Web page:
Klein's perspective is brilliant. She makes many relevant connections, historical observations and she even nailed a few predictions, like how this system was going to fall apart. There's only so much people will take and only so much money you can bag before someone starts wondering where the hell it all went. Though packed tight with information, it could be read again and again and you'd learn something new each time. Klein's writing is clear and the prose pieces together a history lesson with a call to grassroots. Good stuff.

The journey that Klein takes you on in the Shock Doctrine starts in South America's Southern Cone - in Chili, Argentina and Uruguay. There's some mentions of Colombia, Bolivia and Brazil as well. Chili was Friedman's first shock experiment and there's all kinds of info on the kind of crazy stuff that went on - torture, misery villages, disapperings and American-backed coups. Not cool.

Then we are shown examples ALL OVER THE FREAKING WORLD. Seriously: China, Russia, Poland, South Africa, Lebanon, Sri Lanka, Iraq, and, of course, the United States itself. I probably missed a few. What a ride.

It was a little strange to be reading The Shock Doctrine now when it was published in 2007. Though Klein manages to let the facts speak loudly for themselves, one can tell that she is reeling throughout the book about the Bush Administration. The connections between the Administration and multinationals that have sucked the life out of the United States and the world economies are appalling. I'll just leave it at that, but that junk is well documented.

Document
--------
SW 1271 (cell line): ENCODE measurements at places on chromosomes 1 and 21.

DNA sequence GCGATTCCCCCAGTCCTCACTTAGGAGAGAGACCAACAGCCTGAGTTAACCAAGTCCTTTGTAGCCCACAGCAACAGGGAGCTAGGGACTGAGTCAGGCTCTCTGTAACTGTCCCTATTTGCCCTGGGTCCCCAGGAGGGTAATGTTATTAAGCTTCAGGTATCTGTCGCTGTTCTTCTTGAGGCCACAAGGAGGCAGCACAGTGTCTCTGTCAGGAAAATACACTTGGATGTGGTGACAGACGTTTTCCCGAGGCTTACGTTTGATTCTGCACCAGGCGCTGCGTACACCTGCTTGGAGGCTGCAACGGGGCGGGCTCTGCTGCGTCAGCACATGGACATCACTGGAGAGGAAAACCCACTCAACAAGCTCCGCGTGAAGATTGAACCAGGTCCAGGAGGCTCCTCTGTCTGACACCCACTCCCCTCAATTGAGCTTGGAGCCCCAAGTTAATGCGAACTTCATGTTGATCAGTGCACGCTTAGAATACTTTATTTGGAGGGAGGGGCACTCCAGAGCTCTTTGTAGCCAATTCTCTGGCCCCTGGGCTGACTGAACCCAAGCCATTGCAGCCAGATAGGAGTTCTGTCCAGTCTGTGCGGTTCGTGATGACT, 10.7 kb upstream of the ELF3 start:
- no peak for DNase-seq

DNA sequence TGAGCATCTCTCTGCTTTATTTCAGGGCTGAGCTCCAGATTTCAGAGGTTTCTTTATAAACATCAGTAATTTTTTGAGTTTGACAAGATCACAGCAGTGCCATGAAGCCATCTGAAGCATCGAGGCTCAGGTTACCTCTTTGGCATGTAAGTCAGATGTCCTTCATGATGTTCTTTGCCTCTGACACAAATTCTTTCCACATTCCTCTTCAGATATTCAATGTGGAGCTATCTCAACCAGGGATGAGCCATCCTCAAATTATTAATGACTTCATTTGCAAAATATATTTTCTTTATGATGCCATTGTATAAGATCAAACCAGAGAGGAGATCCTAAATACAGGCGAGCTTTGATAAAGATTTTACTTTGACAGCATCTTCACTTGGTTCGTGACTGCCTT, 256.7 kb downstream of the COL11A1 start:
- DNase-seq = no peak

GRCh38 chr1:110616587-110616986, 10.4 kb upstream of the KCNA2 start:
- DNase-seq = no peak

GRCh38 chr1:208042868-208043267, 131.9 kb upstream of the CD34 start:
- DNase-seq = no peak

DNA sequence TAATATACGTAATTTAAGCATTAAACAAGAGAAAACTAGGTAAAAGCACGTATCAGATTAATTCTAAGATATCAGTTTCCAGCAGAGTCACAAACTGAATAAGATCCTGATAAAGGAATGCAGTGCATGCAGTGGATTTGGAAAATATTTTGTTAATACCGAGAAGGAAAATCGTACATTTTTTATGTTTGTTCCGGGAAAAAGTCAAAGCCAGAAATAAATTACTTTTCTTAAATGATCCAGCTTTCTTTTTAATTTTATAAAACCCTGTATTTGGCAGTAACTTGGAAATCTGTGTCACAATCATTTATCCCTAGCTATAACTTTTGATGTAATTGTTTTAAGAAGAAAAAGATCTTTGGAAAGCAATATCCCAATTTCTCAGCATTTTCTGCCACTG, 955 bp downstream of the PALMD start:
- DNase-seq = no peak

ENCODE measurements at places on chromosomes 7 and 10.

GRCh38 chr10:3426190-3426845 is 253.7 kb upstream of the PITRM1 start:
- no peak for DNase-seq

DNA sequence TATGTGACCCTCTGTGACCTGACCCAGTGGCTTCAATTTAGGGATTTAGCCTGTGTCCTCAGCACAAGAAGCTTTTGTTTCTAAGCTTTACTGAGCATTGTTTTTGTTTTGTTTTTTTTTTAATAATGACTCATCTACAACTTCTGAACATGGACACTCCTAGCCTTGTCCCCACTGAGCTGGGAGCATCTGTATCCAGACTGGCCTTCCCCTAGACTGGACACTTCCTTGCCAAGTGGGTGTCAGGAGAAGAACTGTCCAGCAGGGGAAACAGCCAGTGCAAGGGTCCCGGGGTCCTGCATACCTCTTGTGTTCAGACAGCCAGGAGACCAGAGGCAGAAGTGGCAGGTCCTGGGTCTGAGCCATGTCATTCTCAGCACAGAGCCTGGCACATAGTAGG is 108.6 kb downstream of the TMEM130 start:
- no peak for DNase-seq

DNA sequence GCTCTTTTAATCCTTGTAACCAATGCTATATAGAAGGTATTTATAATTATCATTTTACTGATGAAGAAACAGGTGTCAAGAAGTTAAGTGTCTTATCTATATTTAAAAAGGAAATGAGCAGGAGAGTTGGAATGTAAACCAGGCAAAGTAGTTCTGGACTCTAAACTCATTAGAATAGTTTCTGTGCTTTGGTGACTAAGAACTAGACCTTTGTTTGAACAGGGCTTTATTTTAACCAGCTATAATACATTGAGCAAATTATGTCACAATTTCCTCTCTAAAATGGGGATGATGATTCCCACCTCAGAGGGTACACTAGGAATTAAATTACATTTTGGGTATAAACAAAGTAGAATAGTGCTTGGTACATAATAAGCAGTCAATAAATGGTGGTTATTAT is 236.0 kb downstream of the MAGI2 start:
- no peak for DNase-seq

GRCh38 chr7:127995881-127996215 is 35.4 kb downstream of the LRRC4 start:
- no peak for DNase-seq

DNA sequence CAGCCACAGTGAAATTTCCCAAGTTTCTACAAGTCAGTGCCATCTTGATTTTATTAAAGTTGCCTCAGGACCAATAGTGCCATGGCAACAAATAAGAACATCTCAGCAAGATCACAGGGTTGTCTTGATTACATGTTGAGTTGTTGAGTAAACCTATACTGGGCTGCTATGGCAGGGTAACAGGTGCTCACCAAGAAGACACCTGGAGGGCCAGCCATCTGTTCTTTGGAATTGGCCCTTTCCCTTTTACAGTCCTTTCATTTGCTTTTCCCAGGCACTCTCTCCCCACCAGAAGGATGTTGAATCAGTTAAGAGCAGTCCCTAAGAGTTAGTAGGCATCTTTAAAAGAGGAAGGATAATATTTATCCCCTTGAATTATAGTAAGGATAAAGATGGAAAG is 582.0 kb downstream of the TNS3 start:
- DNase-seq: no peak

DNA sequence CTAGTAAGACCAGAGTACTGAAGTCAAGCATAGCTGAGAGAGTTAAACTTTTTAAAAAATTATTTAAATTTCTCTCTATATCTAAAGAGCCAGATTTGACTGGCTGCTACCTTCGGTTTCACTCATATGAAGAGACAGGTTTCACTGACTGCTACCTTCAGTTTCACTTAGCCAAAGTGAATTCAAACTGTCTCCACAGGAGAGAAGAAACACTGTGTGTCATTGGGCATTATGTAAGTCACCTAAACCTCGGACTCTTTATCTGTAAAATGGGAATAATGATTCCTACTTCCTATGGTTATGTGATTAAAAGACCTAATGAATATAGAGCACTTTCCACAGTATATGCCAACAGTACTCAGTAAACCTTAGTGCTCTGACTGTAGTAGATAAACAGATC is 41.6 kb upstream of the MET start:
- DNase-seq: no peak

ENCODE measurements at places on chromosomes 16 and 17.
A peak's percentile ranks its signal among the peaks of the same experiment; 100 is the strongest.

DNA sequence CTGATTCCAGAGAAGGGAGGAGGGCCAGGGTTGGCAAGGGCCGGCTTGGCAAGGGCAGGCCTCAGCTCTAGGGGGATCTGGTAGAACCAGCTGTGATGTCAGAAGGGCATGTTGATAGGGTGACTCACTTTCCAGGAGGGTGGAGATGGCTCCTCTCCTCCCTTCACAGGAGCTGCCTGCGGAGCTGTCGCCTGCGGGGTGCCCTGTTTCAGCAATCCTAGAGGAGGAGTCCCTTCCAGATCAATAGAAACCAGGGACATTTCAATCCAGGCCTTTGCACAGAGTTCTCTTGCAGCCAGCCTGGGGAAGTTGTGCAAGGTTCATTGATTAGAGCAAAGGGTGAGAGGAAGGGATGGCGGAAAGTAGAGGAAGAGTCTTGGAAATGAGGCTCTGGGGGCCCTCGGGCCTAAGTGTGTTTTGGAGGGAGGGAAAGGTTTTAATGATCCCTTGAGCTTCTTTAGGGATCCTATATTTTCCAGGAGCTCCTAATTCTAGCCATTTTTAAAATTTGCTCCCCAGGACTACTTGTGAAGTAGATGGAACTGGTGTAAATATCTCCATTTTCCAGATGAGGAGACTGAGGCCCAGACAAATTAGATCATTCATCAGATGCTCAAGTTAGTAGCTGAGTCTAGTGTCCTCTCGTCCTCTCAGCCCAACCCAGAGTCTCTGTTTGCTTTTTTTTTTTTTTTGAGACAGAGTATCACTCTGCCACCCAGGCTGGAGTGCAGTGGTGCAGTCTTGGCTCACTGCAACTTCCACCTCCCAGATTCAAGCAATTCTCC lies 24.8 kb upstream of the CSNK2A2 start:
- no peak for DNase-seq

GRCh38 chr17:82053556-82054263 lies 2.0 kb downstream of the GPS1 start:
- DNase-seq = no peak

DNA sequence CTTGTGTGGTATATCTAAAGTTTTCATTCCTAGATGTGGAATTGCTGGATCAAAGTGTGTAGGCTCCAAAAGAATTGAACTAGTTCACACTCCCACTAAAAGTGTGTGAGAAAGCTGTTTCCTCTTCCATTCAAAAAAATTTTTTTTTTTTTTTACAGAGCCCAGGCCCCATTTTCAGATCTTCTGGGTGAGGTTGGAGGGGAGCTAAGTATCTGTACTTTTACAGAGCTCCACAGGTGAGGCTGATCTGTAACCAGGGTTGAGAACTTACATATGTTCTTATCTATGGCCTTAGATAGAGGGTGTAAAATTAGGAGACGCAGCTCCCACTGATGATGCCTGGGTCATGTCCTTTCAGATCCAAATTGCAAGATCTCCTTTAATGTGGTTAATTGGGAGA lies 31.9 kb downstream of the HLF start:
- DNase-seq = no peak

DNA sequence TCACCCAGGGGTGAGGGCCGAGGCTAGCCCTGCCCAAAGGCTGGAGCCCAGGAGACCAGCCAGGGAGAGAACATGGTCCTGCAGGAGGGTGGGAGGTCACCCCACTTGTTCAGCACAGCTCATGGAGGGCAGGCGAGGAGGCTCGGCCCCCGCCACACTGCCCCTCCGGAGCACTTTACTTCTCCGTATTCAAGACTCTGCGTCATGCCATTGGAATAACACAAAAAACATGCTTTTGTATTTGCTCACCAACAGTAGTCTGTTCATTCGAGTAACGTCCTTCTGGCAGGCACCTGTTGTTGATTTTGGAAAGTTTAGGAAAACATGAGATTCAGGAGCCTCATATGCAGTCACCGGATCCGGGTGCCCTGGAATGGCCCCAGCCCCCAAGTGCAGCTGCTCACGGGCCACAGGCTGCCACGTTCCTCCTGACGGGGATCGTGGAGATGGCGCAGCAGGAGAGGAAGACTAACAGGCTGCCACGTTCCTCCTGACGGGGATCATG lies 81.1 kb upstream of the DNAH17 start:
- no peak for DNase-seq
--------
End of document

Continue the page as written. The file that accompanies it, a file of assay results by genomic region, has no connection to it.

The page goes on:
And here are a few notes that I took. I had to really restrain myself from taking too many because it would have taken me two years to finish this thing. Anyway:
"The shift has been starkest in the U.S. where CEOs made 43 times what the average worker earned in 1980, when Reagan kicked off the Friedmanite crusade. By 2005, CEOs earned 411 times as much." (p. 444)
Talking about the 400,000 or so Iraqi soldiers Paul Bremer laid off after the U.S. invaded Iraq, Marine Colonel Thomas Hammes said:
"Now you have a couple hundred thousand people who are armed - because they took their weapons home with them - who know how to use the weapons, who have no future, who have a reason to be angry at you." (p. 352)
A quick explanation of what shock is. It's an underlying theme throughout the work:
"A state of shock, by definition, is a moment when there is a gap between fast-moving events and the information that exists to explain them."
She goes on:
"...in North America, the September 11 attacks were, at first, pure event, raw reality, unprocessed by story, narrative or anything that could bridge the gap between reality and understanding." (p. 458)
Finally, this was an interesting point on Hezbollah:
"There is no question that Hezbollah is engaged in politics as well as charity, and that Iranian funds made Hezbollah's generosity possible. Equally important to its efficiency, however was Hezbollah's status as local, indigenous organization, one that rose up from the neighborhoods being rebuilt." (p. 462)
There so much more great information in this book. Highly recommended for everyone.